Michael Hambouz is an artist and musician, using a variety of materials and techniques to capture imagery, narratives, and sensations as experienced through intimate connections with people and places. His practice comprises diverse media and processes including cut paper collages, acrylic paintings on both flat and sculptural wood panels, line drawings, and layered screenprints. Through these different approaches, he creates abstracted portraits as tributes to his family and friends, disjointed architectural models to deal with adverse personal interactions with places, and multidimensional constructs to manifest a dreamlike state. Working simultaneously on multiple series, the choice of media and technical approach are custom to solve the problem at hand. His radiantly hued and complexly layered artworks are auto-biographical, echoing the feelings of experiences through a process of self-healing and reflection.
Picnic: I like to start each picnic by asking what you’re working on now and what we’re surrounded by, which in your case, might be a long answer since every inch of your studio walls are covered.
Michael: I’m working on a few different things right now. I’m working on this painting, which is based on a cut paper model I made of the interrogation room of the police precinct in Greenpoint. Two months ago a neighbor was murdered outside of my apartment window, and the police asked me to come in to look at possible suspect photos. I had to sit in that room for hours, nervously chain smoking. It’s the only public space that you’re allowed to smoke in anymore. I did a bunch of sketches while I was in this room. I was frozen in this 1960s/70s time period where the interior and the paint and the furniture hadn’t changed and the smoke was still trapped in there. You could feel this weird intense energy. The process behind a lot of things that I work on is working through intense situations that I encounter. Through different methods of working with various materials I find that I work things out in a lot of ways, especially when I go back to cutting paper. It’s this delicate precise way of working, where you have to be in this calm zen like state to make something that is meaningful. That is the state I work in when I need to ground myself again. While working on these pieces, I actually quit smoking, after 25 years … it’s been 64 days today.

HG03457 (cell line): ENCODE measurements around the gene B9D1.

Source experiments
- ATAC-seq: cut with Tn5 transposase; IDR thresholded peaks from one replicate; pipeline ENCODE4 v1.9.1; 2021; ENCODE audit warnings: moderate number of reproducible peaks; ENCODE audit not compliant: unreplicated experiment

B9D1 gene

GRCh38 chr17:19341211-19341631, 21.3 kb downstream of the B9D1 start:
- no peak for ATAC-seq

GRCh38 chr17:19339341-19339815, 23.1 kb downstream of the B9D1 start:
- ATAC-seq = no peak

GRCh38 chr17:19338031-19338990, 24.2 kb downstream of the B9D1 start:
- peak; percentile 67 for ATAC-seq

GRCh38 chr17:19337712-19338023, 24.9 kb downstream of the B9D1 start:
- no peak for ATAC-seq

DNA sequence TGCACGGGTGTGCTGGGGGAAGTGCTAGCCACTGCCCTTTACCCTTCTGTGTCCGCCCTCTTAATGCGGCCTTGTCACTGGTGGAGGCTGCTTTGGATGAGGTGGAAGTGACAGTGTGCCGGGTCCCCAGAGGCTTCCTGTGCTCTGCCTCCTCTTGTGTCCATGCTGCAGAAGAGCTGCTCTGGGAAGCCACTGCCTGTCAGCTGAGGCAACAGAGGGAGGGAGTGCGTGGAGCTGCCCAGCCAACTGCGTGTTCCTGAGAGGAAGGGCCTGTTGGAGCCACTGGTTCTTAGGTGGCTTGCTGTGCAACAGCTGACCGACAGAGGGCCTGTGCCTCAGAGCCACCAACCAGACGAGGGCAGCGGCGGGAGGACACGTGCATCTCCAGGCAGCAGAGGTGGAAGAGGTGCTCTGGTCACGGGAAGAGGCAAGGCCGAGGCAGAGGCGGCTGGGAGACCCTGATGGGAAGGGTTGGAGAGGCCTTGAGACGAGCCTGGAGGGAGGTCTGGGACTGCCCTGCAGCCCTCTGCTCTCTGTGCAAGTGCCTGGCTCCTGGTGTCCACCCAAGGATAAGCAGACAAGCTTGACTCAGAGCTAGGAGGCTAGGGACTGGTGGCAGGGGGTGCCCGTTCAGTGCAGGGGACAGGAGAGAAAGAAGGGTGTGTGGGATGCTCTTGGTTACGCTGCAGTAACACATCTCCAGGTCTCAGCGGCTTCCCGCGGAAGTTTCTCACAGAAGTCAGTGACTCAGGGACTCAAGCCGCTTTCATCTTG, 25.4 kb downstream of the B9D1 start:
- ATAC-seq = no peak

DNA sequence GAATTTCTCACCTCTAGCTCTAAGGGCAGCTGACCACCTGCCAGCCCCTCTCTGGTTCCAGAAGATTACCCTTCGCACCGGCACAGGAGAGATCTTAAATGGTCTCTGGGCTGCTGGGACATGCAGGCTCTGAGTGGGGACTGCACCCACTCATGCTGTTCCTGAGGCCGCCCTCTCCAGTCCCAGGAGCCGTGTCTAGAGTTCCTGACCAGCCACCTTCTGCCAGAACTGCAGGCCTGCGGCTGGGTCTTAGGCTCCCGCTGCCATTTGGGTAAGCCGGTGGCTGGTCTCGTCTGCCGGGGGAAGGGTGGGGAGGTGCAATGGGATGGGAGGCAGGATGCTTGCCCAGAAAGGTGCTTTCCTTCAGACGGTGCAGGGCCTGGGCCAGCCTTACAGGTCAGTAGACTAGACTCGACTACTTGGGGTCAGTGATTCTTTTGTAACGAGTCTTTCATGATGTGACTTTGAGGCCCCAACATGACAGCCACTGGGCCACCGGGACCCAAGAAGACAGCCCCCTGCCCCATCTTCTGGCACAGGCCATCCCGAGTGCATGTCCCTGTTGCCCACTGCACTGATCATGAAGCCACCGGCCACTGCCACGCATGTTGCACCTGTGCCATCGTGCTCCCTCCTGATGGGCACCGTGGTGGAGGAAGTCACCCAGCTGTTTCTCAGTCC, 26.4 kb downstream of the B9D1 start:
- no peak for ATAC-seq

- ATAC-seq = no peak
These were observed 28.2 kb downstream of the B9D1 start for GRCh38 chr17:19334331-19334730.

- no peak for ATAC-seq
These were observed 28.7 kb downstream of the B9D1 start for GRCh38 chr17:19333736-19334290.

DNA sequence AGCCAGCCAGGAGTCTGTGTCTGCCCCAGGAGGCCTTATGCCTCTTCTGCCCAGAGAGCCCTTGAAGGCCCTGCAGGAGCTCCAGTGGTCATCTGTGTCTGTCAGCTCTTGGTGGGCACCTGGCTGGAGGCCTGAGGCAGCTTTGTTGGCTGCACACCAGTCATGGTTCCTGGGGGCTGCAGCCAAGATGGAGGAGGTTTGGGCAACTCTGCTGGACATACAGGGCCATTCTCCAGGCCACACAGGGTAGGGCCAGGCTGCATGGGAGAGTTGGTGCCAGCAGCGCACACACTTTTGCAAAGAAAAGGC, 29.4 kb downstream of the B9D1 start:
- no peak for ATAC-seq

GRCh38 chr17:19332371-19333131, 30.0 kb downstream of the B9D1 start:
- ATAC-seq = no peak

P: There are two versions of this interior, a small paper cut model, and this larger painting on wood panel. How did you get from this paper cut to the larger work?
M: I was working out this model of the room not really knowing what I was going to do with it, and I came in one morning and turned on the fan. I hadn’t affixed the pieces yet and it blew apart in the creepiest way. It felt like it was embodying the weirdness that I actually felt being in this space. So I made a painting of it blown apart, in the way it randomly fell and landed on itself. When I started working on the painting I felt I was really capturing what I had felt in that space. It was circumstantial freakiness that brought it all together. That’s what I’ve been doing for the last couple years, working with intuition and mistakes that lead to me going in a completely different direction. I work out an issue or a problem that I want to heal myself from while creating something beautiful out of something dark. I am constantly working on four different series, and working in different mediums depending what it is I want to articulate.
P: I saw this quote on your website that says “I use multiple processes accompanied by music to meditate, challenge, evolve as an artist, and to work through life experiences.” That really resonated with me. I feel a lot of artists and art practices are about working through experiences, and while they’re not necessarily illustrative of what they’re addressing, it’s more conceptual, more therapeutic through the medium itself. What about your processes do you find healing?